Implementing Organizational Change Effectively
Disruptive Technology means Paradigm Shift
The only constant in the world is change. Change can happen for many reasons. Innovative disruptors such as ERP or other technology forces change and new ways of thinking. One of the most common failures for technology implementations is a failure to understand the resistance to change. Whether it is the introduction of new software or a complete overhaul of the an organizations quality assurance, the process of change represents a challenge to old paradigms. The changes that organizations need to make often time disrupt the dominant paradigm rather than sustaining it. The problem with these disruptive changes is that people are still applying the old paradigms to the new realities. They are trying, in a sense, to understand the car as nothing more than a carriage without horses.
The Flexible Thinker® tools are designed to give people the tools they need to create a paradigm shift. Our model for change is based on a foundation of analysis (understanding the need for change) and ownership (owning the change and creating new roles based on the change). This supports innovative change and leads to sustainable improvement.
A medium sized manufacturer in the food industry purchased an ERP system for the Organization. Prior to the introduction of the software, the Organization had the ability to purchase goods and services without any paperwork and had little to no formal processes in place. The introduction of the software was meant to introduce formal business best practices and procedures. Employees were not given any tools to change and fought the new processes the technology introduced and instead continued to try to do things the way they had always been done and actively undermined the important steps the software enforced. Two years after the original purchase of the software the company was still struggling with the implementation. It was explained to them that they also needed to implement an organizational change strategy.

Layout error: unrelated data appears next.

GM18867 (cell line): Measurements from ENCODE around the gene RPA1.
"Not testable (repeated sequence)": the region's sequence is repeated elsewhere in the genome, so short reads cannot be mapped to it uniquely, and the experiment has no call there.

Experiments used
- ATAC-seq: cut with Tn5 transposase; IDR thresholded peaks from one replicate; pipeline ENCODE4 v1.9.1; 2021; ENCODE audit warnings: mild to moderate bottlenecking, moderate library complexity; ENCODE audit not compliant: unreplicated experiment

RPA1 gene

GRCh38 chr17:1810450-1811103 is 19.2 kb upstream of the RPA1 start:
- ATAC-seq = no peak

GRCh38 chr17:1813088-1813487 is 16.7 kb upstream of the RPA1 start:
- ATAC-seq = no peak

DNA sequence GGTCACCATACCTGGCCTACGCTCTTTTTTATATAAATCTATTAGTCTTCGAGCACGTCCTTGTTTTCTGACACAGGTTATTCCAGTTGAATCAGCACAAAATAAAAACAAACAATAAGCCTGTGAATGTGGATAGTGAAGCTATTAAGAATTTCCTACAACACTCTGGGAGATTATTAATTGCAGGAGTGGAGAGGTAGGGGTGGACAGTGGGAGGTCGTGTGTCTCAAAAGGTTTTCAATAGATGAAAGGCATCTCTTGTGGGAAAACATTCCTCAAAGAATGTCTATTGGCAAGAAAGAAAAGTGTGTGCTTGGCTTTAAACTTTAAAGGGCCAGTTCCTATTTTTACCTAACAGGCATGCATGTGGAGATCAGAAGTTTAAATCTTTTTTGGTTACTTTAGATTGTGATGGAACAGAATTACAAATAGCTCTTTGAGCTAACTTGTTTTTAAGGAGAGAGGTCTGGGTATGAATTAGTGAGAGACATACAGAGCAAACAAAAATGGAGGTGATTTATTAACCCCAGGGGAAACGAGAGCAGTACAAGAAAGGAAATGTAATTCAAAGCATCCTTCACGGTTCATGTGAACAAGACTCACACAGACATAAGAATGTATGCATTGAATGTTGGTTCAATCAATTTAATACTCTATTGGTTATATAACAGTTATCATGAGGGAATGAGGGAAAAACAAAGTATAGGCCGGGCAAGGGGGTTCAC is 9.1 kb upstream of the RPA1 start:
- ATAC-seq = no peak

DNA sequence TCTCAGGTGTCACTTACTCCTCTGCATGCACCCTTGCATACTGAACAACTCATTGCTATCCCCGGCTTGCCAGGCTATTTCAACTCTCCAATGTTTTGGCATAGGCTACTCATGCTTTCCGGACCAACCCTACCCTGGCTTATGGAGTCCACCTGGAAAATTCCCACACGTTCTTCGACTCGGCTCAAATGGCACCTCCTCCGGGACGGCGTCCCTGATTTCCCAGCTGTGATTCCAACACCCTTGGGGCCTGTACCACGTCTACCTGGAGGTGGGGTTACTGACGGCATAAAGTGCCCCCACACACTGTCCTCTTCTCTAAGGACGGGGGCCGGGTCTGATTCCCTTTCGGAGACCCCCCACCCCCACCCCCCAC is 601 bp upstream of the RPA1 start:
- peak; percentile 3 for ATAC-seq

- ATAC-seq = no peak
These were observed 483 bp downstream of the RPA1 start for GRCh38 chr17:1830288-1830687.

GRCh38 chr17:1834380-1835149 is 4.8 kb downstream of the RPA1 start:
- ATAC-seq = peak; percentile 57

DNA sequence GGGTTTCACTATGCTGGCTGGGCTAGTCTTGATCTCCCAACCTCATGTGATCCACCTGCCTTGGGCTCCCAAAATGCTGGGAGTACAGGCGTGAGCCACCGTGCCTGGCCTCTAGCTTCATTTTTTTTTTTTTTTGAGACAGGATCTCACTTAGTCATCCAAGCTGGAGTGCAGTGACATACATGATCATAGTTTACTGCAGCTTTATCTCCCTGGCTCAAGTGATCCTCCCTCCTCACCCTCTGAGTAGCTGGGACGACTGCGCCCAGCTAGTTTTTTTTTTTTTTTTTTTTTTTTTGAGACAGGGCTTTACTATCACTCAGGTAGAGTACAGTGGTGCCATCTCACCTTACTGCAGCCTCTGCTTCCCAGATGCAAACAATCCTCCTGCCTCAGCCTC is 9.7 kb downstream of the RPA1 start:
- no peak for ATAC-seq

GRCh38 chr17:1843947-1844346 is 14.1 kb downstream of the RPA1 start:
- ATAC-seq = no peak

The first thing we did was to understand how to use the software, analyze job functions and spend time with people to understand what they did. The next step was to communicate how the reason for the changes. We then designed a series of workshops using the Flexible Thinker® tools and worked with people to create ways to implement the changes. This gave them ownership of the changes. All changes and implementation were co-ordinated with senior management and we took them and created draft KPIs and SLAs for them to review. They reviewed the documents and made changes which were subsequently reviewed by senior management. We took those documents and created new SOPs, job description and roles and responsibilities that integrated the software. We then helped coach people through the changes and allowed them to apply their new behviour. With any change, there is a period of frustration where performance declines. We prepped senior management on that and acted as a resource through that period. After a couple of months, we saw that the technology was being used effectively and that people had integrated it into an ‘unconsciously skilled’ mode and performance was on the rise. We ended by celebrating our success and recognizing everybody for their success in completing the process. A year later when we did that audit, the client was amazed at how well the software was working!
A pharma company was instituted a ICH Q10 certification into the organization. Working with a team that included Lean Sigma Master Black Belts and using a variety of tools, we created a strategy that analyzed inefficiencies and process improvement, we identified areas that could be improved and build higher quality. Working closely with the QA team, we then followed a similar system above to engage people and lead them into driving and owning the change. We were, of course, very conscious of the regulatory ramifications of the changes and were able to implement the system for the company to get their Q10 certification.